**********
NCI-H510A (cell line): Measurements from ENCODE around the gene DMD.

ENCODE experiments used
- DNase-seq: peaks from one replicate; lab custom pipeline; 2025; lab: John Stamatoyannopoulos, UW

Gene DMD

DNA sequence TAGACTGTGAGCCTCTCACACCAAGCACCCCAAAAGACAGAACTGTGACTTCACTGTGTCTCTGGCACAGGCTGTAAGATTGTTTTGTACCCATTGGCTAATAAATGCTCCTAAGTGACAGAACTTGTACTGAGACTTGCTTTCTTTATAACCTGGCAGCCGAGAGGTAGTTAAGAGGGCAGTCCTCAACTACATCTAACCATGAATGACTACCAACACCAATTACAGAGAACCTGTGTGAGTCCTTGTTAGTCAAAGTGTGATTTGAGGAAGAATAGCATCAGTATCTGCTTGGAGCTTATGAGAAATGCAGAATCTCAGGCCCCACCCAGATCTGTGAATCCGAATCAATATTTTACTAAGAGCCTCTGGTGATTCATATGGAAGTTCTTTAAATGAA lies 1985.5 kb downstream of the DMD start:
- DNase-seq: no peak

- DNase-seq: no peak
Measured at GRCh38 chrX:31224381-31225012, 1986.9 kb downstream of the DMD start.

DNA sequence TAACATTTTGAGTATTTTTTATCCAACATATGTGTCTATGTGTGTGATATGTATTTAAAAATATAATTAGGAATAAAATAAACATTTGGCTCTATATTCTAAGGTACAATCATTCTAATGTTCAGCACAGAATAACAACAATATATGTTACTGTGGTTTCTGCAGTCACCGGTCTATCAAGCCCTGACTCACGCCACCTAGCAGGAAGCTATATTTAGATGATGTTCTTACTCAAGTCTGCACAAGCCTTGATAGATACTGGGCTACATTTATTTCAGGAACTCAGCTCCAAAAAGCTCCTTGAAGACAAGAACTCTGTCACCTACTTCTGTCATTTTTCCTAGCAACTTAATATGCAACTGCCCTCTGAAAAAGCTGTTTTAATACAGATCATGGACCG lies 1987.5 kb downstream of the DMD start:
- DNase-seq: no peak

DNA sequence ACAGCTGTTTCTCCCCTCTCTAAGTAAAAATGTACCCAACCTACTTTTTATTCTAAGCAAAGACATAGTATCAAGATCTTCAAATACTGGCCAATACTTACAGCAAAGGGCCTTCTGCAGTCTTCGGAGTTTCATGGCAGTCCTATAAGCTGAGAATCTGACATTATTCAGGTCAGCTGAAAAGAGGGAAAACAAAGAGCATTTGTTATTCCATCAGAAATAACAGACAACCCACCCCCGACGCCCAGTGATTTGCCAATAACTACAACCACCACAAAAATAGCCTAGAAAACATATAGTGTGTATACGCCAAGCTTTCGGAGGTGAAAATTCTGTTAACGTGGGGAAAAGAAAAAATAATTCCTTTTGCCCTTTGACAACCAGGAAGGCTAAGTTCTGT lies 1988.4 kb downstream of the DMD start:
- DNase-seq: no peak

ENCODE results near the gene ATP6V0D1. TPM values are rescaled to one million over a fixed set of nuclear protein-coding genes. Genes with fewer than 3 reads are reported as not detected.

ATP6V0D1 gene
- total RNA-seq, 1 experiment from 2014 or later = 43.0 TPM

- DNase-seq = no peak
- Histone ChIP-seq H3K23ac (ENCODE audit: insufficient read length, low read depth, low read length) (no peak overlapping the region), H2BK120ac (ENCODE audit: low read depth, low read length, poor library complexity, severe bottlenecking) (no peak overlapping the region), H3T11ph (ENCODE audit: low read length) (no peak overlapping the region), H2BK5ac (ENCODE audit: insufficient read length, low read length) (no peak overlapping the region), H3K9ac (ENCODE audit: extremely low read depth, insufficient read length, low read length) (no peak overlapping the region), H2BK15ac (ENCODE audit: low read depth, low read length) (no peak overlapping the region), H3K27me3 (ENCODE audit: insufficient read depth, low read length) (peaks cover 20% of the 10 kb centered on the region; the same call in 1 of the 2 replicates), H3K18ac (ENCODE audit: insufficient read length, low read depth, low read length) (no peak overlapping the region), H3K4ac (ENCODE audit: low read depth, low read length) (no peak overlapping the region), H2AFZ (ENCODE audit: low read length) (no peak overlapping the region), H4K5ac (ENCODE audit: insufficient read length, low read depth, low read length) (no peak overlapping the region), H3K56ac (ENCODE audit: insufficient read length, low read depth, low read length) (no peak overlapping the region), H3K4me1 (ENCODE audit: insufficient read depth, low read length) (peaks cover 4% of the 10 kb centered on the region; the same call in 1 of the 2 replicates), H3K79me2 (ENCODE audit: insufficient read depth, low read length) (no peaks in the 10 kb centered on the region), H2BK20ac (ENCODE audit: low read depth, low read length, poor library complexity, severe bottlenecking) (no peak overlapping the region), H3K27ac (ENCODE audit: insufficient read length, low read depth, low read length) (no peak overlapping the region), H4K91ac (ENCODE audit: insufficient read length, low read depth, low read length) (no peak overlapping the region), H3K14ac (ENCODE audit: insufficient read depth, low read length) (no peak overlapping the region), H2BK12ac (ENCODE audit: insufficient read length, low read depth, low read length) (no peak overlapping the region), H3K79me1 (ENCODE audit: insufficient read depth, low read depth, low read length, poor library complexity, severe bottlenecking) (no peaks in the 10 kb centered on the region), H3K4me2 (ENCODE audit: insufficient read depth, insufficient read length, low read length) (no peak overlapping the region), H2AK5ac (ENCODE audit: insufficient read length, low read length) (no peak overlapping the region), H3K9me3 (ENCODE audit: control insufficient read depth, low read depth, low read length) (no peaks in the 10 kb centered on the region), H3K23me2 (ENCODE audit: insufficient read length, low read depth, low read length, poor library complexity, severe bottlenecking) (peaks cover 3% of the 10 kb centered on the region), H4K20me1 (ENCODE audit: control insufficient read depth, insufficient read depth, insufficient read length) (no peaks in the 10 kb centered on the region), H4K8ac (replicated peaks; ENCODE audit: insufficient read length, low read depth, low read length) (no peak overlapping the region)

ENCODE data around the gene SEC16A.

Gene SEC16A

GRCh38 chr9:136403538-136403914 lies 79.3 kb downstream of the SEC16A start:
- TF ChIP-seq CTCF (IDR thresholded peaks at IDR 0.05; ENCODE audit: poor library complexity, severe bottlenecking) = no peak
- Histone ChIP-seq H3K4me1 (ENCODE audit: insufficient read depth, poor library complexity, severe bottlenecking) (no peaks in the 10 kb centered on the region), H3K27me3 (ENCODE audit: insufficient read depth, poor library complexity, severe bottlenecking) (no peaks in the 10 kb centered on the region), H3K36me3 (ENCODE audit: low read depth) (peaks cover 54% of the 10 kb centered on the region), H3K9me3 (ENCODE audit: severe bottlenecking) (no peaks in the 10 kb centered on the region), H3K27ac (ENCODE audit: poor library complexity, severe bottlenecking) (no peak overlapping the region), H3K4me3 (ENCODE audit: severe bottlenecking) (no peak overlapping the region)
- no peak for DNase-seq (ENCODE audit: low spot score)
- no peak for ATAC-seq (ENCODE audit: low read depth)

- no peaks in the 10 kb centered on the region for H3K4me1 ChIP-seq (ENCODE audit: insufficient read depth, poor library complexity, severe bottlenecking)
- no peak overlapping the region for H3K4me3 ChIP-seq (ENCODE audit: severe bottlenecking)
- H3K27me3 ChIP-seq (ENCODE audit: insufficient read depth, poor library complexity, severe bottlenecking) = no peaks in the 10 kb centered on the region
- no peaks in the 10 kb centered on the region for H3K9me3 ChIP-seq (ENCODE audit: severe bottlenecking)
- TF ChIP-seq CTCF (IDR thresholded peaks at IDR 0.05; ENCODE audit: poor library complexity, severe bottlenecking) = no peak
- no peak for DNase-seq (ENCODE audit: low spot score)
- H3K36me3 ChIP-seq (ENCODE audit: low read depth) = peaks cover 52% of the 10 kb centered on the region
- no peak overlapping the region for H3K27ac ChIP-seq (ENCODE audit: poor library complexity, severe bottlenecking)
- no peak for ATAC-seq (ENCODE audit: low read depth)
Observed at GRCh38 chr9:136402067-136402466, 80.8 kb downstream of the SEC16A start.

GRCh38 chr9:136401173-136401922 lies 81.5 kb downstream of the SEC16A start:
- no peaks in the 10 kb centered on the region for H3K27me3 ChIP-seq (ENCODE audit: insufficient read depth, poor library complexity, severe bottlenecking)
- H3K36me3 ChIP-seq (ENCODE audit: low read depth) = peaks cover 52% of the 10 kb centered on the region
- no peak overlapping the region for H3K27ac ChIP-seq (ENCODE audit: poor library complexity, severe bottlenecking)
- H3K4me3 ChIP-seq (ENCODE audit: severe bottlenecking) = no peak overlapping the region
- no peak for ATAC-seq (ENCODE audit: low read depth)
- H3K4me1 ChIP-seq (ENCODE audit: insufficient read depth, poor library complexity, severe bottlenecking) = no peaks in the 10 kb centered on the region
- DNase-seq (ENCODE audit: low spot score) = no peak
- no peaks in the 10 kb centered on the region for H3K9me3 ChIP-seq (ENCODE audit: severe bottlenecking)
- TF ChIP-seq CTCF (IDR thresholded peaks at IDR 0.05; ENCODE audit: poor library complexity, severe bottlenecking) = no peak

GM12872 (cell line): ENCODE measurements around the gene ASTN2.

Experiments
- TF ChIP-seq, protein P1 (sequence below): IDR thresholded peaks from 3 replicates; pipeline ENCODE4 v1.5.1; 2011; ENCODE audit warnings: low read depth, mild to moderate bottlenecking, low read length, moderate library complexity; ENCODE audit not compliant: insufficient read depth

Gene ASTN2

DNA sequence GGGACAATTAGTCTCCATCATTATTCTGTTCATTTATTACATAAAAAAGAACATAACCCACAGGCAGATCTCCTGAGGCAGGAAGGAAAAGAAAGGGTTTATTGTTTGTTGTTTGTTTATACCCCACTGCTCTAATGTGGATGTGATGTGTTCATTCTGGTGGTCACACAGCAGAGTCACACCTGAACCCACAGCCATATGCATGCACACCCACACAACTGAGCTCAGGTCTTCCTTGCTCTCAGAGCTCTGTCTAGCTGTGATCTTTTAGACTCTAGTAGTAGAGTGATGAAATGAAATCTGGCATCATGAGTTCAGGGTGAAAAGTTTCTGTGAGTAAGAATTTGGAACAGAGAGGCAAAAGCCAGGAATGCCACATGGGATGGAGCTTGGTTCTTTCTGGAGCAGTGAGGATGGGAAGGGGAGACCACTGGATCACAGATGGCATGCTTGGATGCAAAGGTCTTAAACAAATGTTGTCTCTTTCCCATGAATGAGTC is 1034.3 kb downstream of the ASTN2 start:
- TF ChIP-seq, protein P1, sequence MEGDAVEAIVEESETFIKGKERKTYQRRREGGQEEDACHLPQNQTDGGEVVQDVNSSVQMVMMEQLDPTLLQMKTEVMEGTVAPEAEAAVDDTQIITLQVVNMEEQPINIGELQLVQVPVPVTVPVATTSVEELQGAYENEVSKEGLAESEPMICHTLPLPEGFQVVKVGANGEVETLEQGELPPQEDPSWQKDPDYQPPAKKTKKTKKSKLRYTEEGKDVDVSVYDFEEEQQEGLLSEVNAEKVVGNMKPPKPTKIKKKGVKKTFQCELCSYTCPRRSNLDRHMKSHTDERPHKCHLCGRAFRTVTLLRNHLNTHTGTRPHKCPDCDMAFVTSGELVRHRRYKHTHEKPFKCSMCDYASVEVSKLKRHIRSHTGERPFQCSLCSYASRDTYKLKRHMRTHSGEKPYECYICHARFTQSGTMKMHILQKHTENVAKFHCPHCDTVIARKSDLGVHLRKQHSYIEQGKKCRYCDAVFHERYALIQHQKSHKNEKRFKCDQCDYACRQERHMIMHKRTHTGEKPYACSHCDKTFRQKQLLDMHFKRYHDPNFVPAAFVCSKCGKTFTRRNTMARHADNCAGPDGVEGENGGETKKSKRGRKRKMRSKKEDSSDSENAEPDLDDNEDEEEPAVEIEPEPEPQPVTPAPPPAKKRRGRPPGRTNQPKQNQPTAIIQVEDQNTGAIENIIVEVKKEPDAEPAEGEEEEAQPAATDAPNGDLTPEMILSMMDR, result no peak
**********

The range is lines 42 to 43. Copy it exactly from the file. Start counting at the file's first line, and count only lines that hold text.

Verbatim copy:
- DNase-seq (ENCODE audit: low spot score) = no peak
- no peaks in the 10 kb centered on the region for H3K9me3 ChIP-seq (ENCODE audit: severe bottlenecking)